On 1 May 1955, Stirling Moss won the 22nd Mille Miglia in just over 10 hours and at an average speed of 98mph

On a blazing Sunday afternoon in 1955, Stirling Moss won what some would describe as the greatest victory in his long motorsport career.

After 993 miles at an average speed of 98mph, Moss and navigator Denis Jenkinson won the 22nd Mille Miglia in a Mercedes-Benz 300SLR.

Their astonishing performance ran over three pages in the following week’s issue of Autocar, with our correspondent following Moss and Jenkinson over the gruelling two-day event.

Describing the winning 10-hour timeframe in which Moss finished the race, the report states: “Imagine having an early breakfast and leaving London by car at about 7.15am, reaching Aberdeen by lunchtime, and getting back to London in time for a latish tea – with only two stops.

“That, on roads that are admittedly better than British roads, parallels the achievement of Stirling Moss."

At times, Moss’s 300SLR was reaching speeds of up to 170mph on the straights. The straight-eight, 3.0-litre 300SLRs driven by the Mercedes-Benz factory team – which also included Moss’s rival, Juan Manuel Fangio – differed only slightly from their grand prix racing counterparts.

As the total field of 648 cars lined up in Brescia for the start – although only 533 would actually begin the race - our correspondent noted: “Hot sunshine beat down on to the Piazza Vittoria for several days before the race and as each day went by, the big crowds that assembled early in the morning swelled until, by late afternoon, the whole square was packed with excited Italians.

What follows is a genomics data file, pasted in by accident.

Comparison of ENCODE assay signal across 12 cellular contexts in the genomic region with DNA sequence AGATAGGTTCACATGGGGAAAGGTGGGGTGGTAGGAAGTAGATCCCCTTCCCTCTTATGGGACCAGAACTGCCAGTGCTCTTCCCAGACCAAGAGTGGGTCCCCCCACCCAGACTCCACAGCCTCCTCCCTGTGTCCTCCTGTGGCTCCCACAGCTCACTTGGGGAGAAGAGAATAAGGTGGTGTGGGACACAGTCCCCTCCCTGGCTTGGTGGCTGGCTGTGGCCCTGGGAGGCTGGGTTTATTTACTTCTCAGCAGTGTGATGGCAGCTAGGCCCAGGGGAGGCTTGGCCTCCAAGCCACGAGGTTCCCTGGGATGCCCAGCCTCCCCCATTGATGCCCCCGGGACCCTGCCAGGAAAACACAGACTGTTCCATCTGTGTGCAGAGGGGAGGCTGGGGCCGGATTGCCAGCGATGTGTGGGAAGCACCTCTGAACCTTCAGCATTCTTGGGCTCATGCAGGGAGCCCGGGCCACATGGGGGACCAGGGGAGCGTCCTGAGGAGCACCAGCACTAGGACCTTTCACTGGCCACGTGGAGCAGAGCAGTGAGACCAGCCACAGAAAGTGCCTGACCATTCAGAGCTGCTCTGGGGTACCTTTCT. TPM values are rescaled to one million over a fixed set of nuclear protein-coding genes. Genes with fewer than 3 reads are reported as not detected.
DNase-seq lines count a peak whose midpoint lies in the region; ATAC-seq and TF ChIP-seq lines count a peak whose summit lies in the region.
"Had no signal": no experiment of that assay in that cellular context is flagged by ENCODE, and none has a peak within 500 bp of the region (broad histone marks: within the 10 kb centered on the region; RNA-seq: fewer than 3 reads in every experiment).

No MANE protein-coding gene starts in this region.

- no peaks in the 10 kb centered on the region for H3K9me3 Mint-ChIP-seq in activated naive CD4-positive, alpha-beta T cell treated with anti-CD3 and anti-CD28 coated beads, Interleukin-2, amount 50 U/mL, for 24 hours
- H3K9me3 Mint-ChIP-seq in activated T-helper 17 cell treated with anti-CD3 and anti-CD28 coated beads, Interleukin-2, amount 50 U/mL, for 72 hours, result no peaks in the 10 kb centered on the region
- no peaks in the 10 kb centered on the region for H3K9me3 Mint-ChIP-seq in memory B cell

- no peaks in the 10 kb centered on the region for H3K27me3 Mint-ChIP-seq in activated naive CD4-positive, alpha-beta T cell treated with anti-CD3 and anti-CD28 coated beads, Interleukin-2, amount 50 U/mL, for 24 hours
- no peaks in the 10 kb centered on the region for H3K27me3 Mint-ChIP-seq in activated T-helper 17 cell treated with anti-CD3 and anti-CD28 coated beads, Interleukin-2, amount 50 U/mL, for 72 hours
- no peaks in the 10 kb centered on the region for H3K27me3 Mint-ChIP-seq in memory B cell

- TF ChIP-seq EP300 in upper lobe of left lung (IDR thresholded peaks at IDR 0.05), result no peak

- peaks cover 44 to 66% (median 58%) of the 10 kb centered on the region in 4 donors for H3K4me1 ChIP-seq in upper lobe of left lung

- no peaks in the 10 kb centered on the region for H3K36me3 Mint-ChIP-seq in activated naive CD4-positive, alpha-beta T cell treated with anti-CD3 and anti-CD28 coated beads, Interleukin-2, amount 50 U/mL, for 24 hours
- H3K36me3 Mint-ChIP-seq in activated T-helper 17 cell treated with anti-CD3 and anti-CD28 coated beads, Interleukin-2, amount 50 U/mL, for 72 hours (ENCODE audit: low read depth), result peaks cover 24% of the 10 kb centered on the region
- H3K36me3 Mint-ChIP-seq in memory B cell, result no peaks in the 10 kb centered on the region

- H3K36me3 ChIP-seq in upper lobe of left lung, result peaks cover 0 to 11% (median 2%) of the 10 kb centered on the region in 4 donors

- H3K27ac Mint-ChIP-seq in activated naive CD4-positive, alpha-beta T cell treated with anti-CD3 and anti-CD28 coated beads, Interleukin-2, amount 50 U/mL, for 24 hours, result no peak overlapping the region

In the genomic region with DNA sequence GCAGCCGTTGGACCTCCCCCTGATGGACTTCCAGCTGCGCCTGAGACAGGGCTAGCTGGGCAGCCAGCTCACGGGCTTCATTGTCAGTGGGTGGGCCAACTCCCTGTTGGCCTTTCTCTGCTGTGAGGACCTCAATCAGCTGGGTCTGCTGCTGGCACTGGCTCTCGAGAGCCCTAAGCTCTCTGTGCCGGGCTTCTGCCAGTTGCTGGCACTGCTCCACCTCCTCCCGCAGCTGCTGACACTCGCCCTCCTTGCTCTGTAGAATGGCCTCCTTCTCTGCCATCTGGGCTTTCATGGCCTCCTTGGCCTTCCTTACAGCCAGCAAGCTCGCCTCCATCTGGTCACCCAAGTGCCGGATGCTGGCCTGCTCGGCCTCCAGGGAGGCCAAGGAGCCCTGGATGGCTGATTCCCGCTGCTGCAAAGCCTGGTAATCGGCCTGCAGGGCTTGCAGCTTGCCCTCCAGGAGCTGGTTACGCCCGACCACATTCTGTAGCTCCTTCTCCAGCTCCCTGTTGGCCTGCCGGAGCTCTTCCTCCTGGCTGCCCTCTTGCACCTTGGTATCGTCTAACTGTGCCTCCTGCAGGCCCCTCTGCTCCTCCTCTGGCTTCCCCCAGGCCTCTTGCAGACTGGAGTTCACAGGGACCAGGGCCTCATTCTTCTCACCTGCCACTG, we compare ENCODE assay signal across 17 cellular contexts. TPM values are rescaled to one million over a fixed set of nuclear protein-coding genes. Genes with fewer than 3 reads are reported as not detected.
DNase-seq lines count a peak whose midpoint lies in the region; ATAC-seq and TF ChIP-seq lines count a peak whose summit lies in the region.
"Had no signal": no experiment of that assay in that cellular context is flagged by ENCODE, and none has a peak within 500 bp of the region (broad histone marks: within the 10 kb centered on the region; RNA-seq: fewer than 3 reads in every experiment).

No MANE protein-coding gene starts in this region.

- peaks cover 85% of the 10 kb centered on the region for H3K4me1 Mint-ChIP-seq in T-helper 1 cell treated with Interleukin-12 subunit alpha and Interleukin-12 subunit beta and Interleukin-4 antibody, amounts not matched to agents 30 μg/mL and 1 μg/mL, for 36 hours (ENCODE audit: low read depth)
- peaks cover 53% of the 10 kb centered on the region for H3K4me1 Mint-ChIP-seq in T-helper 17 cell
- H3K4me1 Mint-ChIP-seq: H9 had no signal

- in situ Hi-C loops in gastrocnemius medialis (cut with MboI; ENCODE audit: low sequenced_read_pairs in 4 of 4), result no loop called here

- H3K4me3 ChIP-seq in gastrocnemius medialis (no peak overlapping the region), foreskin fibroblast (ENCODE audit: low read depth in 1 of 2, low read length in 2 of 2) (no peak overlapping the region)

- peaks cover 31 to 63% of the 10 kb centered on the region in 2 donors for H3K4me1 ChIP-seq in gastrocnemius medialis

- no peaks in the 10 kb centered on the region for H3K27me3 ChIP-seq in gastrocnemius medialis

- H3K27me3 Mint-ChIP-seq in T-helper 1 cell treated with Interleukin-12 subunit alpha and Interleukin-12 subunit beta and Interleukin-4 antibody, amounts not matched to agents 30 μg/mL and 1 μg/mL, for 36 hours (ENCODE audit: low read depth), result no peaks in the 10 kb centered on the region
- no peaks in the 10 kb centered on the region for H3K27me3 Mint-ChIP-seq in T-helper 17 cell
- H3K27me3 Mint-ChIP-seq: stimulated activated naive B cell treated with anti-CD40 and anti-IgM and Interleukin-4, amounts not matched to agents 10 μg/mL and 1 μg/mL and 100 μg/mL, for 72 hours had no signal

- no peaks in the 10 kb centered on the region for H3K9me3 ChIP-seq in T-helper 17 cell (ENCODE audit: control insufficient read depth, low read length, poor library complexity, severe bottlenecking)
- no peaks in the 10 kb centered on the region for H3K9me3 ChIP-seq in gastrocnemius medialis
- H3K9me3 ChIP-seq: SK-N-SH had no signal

“Although the first car was flagged away at 9pm, it was morning before, at one-minute intervals, the big cars set off to overhaul them.”

As the racing pack sped out into the Italian countryside, taking in sleepy rural towns as well as tourist centres such as Bologna, Florence and Rome, almost every visitor’s ear was drawn to the race.

“Throughout the race every Italian-owned television set and radio is tuned to the event, and the latest news of the leading cars is exchanged in the street between stangers, excitedly passed on to customers by restaurant waiters, and vigorously debated in almost every public place.”

As the pack headed closer to the finishing line at Brescia, the crowds waited for news of Moss and Jenkinson, with their progress reported over loadspeakers.

“Then suddenly the bedlam of the exhaust was mingling with the swelling volume of cheers and a British driver, even if in a German car, hurtled over the line first, and for the first time, in a race in which the non-Italian must drive against an almost insuperable handicap," stated our report.

“The 1955 Mille Miglia had been won. Myths had been exploded, records shattered. For once, and deservedly, fortune had smiled on Stirling Moss.”

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